Even when there are tunes in common (and there doesn't seem to be all that many) the styles of playing would appear to be pretty different. I recall a bluegrass fiddler playing "Hop High Ladies" with a fiddler steeped in the Irish tradition playing "Miss McLeod's Reel" (yes, I know it's a Scots tune). The bluegrass fiddler, trying to show the Irish one how to get the American sound, would urge him, "Play less, play less".

There is, of course, no shortage of the apocryphal and speculation. About ten years ago I heard it suggested that the unpleasant term "hillbilly" came from the fact that so many of the poor whites in the Appalachian region came from Ulster protestant stock. Their love of King William (Billy) of Orange gave rise to the epithet. I have lately heard this repeated by sensible people as an undisputed fact. I don't believe a word of it, but I'm willing to be proved wrong.

Possibly a more useful avenue of exploration would be the influence of the American tradition on the folk music this side of the Atlantic.


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Subject: RE: Celtic Roots of Bluegrass sought
From: GUEST,Richie
Date: 02 Sep 02 - 12:52 PM

There's a lot of cross-over and sometime the reverse is true- See: Thread on "Such A Getting Upstairs" (an American minstrel tune that became a Morris Dance tune!) There are some major song branches that have crossed over:

Acres of Clams/Rosin the Beau/Bow/Lay of the Old Settler;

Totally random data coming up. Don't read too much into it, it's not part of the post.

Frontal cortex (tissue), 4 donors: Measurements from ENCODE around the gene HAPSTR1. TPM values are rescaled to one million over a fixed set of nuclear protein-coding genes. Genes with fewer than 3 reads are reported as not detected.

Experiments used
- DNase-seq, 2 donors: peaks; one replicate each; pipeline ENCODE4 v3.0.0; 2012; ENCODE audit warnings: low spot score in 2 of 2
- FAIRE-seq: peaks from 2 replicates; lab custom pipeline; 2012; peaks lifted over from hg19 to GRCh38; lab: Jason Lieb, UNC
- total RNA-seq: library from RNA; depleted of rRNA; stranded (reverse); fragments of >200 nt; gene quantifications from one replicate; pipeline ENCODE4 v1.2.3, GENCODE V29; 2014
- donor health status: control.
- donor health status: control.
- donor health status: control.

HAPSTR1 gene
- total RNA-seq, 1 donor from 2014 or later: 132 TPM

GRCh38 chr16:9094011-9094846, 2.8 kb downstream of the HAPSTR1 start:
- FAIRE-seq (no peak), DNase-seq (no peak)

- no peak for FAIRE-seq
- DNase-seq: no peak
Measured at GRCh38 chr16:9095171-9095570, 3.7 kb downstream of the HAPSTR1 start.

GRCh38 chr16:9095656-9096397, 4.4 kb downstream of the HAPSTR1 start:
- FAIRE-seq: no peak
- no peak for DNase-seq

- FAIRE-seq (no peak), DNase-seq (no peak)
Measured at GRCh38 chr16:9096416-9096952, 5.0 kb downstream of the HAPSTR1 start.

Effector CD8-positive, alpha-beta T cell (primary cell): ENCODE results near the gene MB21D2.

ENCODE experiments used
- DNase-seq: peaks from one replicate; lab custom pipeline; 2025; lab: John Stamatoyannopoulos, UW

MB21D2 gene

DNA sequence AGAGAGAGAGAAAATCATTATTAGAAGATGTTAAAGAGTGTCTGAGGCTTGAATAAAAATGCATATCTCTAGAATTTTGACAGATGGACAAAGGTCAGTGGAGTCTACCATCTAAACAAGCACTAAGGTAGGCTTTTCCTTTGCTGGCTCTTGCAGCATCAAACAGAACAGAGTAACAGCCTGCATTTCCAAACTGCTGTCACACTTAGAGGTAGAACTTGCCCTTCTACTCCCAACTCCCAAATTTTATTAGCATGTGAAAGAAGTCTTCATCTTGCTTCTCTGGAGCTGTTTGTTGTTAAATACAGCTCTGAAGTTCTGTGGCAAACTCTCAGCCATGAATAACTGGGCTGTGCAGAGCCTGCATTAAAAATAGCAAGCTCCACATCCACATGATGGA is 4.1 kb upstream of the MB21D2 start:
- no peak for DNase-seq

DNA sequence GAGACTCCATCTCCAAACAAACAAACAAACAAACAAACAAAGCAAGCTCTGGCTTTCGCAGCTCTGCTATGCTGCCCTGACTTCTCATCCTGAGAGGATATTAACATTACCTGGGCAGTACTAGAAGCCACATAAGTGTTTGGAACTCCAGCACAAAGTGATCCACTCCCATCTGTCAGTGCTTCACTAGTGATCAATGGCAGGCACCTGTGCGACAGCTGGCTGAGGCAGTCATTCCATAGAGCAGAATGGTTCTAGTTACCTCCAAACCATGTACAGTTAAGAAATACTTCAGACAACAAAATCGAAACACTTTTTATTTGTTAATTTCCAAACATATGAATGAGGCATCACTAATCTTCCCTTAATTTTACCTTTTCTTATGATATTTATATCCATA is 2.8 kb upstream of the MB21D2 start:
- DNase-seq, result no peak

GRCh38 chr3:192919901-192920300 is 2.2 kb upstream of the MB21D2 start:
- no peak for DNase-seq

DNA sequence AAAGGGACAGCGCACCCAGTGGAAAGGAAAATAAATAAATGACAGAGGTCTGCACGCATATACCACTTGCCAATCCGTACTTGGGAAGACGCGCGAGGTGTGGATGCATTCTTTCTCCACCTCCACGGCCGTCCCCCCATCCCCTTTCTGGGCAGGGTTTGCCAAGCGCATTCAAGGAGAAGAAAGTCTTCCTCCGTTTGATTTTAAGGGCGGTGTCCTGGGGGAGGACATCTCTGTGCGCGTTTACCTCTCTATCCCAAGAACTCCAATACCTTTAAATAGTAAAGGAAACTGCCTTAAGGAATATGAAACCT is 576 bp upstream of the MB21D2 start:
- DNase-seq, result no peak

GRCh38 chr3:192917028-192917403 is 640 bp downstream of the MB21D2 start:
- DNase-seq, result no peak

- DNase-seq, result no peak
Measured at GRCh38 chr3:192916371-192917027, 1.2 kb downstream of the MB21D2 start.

Awake Awake/In Old Virginnny/East Virginia/ Drowsy Sleeper/Katie Dear/Silver Dagger;

Bonaparte's Retreat Group;

Bunclody/Cuckoo/Love's Farewell;

Cuckoo's Nest;

Devilish Mary;

This is just up to the letter D in my "Fiddle Tune" category. I'd say there are thousands of cross-over tunes. Where do we go from here?

-Richie


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Subject: RE: Celtic Roots of Bluegrass sought
From: GUEST,sorefinges
Date: 02 Sep 02 - 01:31 PM

The early colonists were not exclusively British so one would be ignoring history to suppose it. For example southern states were and are ethnicaly Hispanic. Then we have French influences to take into account.

The Hillbilly theory is flatout false. That term is recent, used be more like Mountainmen etc. IOW These people knew very little about the significance of King Billy and they would more likely been preaching about the Bill of Rights. Please do be aware - it might save your life if you ever travel the back woods - that not all mountain people are descended or related to British descended folks - They could have anglo names but that could be where you discover a costly fact of life in the American melting pot. Schlobsmalsoazioedee was simplified as Smith.

Bluegrass - the color of the grass - is associated with the State of Kentucky. The music itself is a product of Banjo Picking styles evolving not some genius discovery by Bill Munroe. He may have labelled it - Bluegrass - but he most certainly did not invent it! See Earl Scruggs Fiddler and Banjoist.